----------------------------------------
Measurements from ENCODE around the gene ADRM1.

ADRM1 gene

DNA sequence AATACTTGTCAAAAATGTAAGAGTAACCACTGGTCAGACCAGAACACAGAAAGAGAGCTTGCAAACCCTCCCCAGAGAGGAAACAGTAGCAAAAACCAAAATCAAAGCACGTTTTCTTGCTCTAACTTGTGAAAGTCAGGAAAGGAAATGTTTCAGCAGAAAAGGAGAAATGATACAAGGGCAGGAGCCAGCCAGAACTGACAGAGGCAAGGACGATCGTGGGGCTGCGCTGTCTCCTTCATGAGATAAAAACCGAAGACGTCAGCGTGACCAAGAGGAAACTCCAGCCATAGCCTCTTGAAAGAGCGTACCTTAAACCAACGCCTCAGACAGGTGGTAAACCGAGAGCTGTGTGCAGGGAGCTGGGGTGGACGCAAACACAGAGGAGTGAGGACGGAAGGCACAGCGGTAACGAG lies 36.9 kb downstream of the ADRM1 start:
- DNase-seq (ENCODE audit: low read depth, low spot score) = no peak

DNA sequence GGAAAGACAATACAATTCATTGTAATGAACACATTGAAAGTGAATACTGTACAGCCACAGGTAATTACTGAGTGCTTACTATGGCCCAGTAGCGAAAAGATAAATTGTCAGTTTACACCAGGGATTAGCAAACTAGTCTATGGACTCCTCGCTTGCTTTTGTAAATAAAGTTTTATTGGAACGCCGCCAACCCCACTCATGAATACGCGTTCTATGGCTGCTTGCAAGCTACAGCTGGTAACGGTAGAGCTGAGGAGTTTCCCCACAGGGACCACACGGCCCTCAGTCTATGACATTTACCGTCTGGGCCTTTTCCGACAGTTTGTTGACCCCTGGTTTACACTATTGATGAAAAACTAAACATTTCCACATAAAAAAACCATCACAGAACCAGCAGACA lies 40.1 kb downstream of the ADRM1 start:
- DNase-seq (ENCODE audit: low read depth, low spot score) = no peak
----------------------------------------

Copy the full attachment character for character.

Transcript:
Measurements from ENCODE around the gene ADRM1.

ADRM1 gene

DNA sequence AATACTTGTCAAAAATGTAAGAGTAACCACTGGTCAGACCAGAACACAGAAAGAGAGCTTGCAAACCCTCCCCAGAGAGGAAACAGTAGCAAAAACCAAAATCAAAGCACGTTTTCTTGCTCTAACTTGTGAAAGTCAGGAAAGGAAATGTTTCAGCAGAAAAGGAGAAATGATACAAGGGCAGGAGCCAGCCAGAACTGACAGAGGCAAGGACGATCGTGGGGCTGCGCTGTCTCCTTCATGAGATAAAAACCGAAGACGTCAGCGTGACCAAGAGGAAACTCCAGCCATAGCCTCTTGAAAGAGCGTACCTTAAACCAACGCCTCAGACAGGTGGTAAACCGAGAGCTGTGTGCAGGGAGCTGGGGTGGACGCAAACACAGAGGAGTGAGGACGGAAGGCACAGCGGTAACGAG lies 36.9 kb downstream of the ADRM1 start:
- DNase-seq (ENCODE audit: low read depth, low spot score) = no peak

DNA sequence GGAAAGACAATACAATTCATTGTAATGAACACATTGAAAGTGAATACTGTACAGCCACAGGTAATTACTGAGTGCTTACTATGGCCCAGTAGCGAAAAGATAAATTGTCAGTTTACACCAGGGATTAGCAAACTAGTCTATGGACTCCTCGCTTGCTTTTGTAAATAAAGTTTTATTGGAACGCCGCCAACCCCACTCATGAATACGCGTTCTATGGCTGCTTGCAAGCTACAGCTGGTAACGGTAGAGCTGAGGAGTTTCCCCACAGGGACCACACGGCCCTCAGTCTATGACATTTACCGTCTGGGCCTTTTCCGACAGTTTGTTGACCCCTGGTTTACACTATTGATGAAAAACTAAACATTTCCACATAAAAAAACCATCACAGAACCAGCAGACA lies 40.1 kb downstream of the ADRM1 start:
- DNase-seq (ENCODE audit: low read depth, low spot score) = no peak